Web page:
Though certainly fearless, these doctors chose smaller gators to reduce the risk of injury, and by the time the animals reached a rowdy 20 pounds, they were returned to the swamp. Because alligators produce a large amount of hydrochloric acid during digestion, they perform a more dramatic and more readily observable process of digestion. Alligators are also tougher physically and less prone to blood poisoning, making them easier to study. In addition to their excellent acid production, the test gators self-induced a sort of hibernation in winter despite the fact that researchers kept them in windowless rooms with automatic lights; by abstaining from food and decreasing sugar in the bloodstream, the test subjects did not grow.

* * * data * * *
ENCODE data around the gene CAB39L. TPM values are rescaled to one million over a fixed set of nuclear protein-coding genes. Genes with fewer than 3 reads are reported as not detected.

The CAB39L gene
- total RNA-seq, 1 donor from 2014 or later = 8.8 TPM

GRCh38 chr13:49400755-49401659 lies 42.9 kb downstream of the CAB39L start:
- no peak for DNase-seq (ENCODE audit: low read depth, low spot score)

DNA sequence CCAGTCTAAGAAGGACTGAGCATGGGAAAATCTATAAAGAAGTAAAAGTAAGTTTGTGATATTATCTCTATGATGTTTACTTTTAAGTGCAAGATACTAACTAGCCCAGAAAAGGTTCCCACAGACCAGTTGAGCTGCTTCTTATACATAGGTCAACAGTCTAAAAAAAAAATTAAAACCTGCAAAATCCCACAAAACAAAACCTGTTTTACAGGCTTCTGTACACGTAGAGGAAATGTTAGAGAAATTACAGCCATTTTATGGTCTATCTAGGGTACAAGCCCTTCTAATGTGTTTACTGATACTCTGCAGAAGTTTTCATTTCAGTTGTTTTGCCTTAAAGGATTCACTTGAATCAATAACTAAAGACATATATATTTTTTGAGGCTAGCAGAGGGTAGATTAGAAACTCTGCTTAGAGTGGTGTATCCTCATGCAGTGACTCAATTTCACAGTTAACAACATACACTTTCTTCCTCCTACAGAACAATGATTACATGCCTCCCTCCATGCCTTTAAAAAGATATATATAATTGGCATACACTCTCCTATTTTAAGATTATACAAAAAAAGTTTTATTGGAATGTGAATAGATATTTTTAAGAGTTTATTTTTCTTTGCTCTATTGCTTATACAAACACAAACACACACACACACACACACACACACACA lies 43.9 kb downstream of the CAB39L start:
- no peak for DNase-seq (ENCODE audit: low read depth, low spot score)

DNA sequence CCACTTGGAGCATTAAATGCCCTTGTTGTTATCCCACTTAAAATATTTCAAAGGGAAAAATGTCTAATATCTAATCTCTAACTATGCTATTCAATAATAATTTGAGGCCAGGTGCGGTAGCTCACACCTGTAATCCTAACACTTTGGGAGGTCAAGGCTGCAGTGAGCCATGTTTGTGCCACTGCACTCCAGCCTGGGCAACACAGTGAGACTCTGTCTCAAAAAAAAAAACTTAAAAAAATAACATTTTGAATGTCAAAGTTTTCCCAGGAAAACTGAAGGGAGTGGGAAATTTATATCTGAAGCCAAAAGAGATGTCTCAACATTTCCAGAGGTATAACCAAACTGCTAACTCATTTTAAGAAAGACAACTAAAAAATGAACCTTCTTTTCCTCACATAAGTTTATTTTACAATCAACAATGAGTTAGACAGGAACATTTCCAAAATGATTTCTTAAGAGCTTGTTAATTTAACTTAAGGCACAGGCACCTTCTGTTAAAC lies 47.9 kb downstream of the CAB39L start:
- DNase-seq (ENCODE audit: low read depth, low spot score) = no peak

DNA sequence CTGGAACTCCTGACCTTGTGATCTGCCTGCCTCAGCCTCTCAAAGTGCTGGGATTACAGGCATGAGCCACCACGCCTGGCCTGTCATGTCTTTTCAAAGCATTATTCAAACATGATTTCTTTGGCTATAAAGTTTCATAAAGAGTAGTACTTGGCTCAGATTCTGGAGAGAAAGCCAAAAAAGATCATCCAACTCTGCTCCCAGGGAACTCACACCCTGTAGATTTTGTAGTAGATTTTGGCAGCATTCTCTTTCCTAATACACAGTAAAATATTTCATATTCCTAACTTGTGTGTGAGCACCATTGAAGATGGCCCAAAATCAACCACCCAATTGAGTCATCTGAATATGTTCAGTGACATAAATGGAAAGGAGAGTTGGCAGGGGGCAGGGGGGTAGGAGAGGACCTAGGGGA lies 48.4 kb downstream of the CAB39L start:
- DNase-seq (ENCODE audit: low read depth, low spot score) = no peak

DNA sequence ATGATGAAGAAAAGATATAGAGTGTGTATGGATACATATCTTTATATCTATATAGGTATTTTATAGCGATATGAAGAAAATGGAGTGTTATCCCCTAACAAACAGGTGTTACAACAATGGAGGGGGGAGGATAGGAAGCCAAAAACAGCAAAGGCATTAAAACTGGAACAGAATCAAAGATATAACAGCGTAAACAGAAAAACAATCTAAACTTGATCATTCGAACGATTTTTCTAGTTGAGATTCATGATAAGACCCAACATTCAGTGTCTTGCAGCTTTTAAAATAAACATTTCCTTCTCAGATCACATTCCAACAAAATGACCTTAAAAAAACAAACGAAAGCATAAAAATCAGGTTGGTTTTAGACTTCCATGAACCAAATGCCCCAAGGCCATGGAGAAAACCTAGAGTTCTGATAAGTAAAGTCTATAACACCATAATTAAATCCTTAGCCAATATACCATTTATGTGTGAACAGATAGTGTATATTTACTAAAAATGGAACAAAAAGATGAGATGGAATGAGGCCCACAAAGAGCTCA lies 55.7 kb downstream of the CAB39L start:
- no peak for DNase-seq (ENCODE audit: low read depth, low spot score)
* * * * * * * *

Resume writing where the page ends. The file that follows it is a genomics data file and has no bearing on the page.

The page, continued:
The practical application of the research of the “alligator men” may not seem readily apparent, but as Dr. Coulson explains in the newspaper article, ÔÇ£The scientist doesnÔÇÖt have to be working toward the cure of any specific malady [ÔǪ] but often he stumbles upon it by accident, through just a study as ours.ÔÇØ They developed enough material to write numerous journal articles (PubMed author search results hyperlinked above) and monographs. Two books co-authored by Dr. Coulson and Dr. Hernandez are available in the Library: Alligator Metabolism: Studies on Chemical Reactions in Vivo and Biochemistry of the Alligator: A Study of Metabolism in Slow Motion.